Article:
But then the other part of me is like Don't take nursing classes for granted. Even though you have lots of biology experience nursing school is going to incorporate a lot of concepts that you had no exposure to when you got your first degree. Go to the 2 year school, take your time and get it right.

    PLEASE EVERYBODY---Keep the advice/opinions coming. I want to make the best decision so any/all info you have to share is sincerely appreciated!!:kiss
  6. by   quinnila
    I chose an ADN program at a community college. I did have to wait to get into the program which at first I did not like but it was definately to my benefit to complete all prereqs before starting the program. The program was tough and those who had other courses to take struggled or did not make it. I also have a BS and do not care about ever getting my BSN. I work with others who have gone to private ADN programs make the same money as I do but have loans to pay.I am happy with my choice of a community college ADN program.
    Good Luck and remember 1 year is not very long!!
  7. by   quinnila
    One more thing- nursing exams are completely different than science exams. I had straight A's in all science classes-Biology, A&P, Chemistry but in nursing B's and I worked hard!!! It is totally different. You are right not to take nursing for granted.
  8. by   Tweety
    Quote from RNsRWe
    I'd have a hard time imagining an accredited program that could get you prepared to sit for the NCLEX-RN in only one year. There's a reason why it takes 2+ years at the CC: it's a whole LOTTA work, and there's two years' worth of required clinical hours. How do you figure to get all those hours in in ONE year, plus all the lecture time, lab time, study time....?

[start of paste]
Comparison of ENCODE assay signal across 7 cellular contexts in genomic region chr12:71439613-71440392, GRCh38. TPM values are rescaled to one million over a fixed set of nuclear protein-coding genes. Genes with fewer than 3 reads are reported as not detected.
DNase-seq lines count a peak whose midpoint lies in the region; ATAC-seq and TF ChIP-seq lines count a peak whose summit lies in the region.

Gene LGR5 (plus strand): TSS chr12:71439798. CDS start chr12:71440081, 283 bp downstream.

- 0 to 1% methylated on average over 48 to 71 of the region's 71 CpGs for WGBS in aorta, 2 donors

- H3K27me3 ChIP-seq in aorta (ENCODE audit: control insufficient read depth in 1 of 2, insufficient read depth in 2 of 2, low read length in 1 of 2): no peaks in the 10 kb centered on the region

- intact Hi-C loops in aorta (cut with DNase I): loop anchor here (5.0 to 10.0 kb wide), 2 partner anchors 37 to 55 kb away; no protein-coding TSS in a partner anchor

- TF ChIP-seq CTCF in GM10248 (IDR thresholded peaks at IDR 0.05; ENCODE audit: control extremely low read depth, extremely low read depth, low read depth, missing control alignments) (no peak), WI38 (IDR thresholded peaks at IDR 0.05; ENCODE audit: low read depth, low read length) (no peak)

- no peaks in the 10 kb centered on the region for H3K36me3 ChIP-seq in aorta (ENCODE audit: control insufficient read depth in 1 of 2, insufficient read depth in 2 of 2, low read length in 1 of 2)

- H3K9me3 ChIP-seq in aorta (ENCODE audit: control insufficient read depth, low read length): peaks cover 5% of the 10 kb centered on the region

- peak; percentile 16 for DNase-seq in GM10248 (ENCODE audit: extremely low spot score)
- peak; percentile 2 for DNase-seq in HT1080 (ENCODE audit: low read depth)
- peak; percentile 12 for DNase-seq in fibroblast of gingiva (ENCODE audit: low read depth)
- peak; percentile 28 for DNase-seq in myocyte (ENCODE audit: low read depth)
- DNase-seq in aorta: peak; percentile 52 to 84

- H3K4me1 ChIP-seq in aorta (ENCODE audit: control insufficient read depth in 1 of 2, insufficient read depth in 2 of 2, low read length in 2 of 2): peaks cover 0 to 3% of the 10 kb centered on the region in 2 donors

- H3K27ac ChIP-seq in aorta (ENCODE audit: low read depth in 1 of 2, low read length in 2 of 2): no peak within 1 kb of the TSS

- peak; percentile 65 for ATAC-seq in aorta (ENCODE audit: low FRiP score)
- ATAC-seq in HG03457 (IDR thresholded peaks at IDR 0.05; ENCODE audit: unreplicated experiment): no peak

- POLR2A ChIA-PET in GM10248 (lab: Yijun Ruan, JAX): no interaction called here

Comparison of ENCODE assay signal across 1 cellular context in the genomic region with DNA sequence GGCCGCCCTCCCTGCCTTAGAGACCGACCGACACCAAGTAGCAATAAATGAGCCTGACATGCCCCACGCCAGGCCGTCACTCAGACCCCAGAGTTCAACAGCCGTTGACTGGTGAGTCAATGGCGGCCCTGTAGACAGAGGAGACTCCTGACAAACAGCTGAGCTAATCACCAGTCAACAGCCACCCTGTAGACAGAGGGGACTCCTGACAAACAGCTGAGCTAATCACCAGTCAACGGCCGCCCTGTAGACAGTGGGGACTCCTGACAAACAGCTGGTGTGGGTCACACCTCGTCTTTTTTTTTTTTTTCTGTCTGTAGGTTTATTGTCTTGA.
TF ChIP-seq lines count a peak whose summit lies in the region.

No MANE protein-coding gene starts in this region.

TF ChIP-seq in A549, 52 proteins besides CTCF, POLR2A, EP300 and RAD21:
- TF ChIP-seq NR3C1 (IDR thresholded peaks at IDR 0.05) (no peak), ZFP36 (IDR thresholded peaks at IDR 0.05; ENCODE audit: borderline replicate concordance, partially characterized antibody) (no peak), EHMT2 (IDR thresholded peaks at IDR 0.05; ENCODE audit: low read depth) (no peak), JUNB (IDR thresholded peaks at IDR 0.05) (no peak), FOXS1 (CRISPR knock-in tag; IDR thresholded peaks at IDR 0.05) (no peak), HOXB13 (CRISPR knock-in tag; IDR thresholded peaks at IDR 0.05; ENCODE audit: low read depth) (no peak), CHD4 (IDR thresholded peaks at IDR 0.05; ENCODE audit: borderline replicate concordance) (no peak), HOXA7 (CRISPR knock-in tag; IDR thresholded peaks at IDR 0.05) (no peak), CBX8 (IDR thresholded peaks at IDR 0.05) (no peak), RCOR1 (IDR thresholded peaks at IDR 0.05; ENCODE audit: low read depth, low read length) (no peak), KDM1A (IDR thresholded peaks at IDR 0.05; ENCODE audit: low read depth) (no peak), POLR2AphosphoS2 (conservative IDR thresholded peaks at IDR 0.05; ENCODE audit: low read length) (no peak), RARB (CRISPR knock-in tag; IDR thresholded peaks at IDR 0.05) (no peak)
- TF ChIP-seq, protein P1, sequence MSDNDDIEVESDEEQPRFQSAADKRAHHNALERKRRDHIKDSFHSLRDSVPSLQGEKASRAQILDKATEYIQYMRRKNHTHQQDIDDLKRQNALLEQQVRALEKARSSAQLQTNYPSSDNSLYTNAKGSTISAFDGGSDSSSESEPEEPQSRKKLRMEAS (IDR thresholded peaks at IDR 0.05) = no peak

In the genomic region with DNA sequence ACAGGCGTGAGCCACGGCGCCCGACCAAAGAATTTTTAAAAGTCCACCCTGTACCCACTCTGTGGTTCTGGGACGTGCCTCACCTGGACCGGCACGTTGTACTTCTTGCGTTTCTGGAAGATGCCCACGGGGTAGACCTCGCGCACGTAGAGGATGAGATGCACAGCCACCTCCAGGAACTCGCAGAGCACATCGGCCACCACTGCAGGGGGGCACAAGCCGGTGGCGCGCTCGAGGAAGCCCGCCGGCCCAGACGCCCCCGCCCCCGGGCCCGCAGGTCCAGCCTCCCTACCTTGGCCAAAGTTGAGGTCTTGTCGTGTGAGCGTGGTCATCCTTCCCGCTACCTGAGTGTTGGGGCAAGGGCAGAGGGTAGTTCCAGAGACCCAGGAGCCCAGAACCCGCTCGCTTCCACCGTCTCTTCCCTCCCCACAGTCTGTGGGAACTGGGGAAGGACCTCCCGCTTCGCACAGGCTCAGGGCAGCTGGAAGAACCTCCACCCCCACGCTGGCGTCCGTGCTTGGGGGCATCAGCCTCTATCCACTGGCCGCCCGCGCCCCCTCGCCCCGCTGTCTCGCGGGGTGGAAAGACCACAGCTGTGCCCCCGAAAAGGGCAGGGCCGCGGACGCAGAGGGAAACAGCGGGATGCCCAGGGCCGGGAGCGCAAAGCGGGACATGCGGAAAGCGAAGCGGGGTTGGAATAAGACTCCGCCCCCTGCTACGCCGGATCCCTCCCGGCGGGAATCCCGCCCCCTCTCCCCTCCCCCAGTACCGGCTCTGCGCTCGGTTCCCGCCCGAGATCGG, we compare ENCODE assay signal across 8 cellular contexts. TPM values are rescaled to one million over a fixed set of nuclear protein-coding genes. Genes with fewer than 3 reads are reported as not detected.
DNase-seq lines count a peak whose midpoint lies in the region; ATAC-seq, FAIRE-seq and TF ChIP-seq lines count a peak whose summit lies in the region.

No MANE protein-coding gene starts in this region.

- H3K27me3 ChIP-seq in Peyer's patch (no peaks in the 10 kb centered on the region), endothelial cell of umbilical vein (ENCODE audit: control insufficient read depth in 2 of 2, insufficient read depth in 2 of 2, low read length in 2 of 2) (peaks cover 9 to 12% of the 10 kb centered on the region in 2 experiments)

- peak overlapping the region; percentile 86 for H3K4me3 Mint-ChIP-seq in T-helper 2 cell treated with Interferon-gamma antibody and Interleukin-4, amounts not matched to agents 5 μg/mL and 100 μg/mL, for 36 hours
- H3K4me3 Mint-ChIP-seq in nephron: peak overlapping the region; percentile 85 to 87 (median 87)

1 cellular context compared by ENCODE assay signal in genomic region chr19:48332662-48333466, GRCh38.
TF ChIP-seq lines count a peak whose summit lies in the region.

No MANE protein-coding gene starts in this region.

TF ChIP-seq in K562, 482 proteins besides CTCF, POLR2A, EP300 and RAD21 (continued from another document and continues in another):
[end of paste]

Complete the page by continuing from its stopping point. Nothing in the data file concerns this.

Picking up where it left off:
IF it's even possible (not saying it isn't, just blows my mind), do you really want to DO that to yourself? And if you, by chance, can't keep up, what's your option then?

    I personally would recommend the two-year route, but that's only my opinion

    While, I don't know of any accellerated ADN programs here, the accellerated BSN programs here get their clinical hours done in one year. So it can be done.

    Question is: who is crazy enough to do it? :wink2:
  9. by   tofutti
    CiCi Girl,
    There is an accelerated 15 month program nearby I could have done but I was afraid I wouldn't get enough clinical time, or that my mind would be overloaded and it wouldn't have time to sink in. I went to an info meeting on it and those were some stressed out, unhealthy people! I know others do it and come out fine, but I want to learn it thoroughly. Plus, I like to sleep and hang out with my hubby and kids. If I were single, I might have gone for it.